Towards the north of Kanakagiri is Savanappana Gudda.
Here, atop the hill is a ten feet tall statue of Bahubali. The edict found here points out that the statue was constructed  here in 918 AD much before the Gommateshwara statue in Shravanabelagola which was constructed in 984 AD.
This statue is called Savanappa by locals. The Savanappana Gudda is being harmed by stone quarrying.
Stones are being cut away with the help of machines. Sometimes, dynamite is also used to blow up some parts of the hillock, sending out vibrations across the area. If mining continues unabated, in a few years, the hill is likely to be history.
The local deity of Tippur village is Jinamma. Unlike in some villages where a sacrifice is offered to the grama devata (village deity), Tippur village has no such practice. This could be because of  the Jain influence of non-violence.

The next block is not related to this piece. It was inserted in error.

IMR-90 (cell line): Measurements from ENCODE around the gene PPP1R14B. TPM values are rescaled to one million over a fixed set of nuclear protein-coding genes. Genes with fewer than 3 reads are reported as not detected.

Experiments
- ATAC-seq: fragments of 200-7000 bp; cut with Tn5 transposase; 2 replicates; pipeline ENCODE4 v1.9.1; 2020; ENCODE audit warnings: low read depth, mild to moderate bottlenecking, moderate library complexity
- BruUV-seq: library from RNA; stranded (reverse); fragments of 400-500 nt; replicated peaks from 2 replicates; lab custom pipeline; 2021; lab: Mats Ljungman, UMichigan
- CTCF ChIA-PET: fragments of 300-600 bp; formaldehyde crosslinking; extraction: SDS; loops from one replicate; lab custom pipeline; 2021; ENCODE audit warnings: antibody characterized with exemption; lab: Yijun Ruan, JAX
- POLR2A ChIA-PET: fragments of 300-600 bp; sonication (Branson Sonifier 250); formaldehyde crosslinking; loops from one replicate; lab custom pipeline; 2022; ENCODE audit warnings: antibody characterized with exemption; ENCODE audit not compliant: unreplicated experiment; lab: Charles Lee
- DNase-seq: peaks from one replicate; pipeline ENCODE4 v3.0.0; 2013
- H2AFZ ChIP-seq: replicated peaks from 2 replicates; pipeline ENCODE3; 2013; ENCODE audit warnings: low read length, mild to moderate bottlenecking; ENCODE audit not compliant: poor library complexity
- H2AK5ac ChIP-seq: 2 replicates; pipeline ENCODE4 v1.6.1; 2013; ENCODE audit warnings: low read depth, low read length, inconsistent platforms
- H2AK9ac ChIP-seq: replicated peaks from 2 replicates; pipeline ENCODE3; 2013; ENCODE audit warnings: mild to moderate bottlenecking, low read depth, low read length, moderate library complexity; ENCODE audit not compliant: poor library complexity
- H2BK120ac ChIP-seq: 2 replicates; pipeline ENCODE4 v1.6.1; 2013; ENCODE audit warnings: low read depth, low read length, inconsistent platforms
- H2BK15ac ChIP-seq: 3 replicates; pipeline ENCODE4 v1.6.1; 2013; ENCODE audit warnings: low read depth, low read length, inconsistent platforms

The Jain centre of Basadi Hoskote is situated at the backwaters of KRS in Mandya district.
It is just 55 kms from Mysore and it houses a shrine of Gomata apart from five basadis called pancha basadi.
The basadis are dedicated to Adinath, Shanthinath, Neminath, Mahavir and Bahubali. However, the primary attraction here is the  18 feet high idol of Bahubali.
The unique feature of the shrine is the fact that though there are no Jains residing in and around the village, villagers of  Sapanahalli, Basasi Hoskote, Hosa Mavinakere, Hale Mavinakere, Ganjigere, Ballenahalli, Murukanahalli, Kurubarabasti, Kabbalagerepura and Machgonahalli  participate in the puja.
Take the Mysore -Channarayapatna state highway via Modur and travel further on Bookanakere, Machagonahalli and reach  Kurubarabasti or take the Krishnarajapet, Vittalapura, Ganjigere, Machagonahalli road and reach Basadi Hoskote.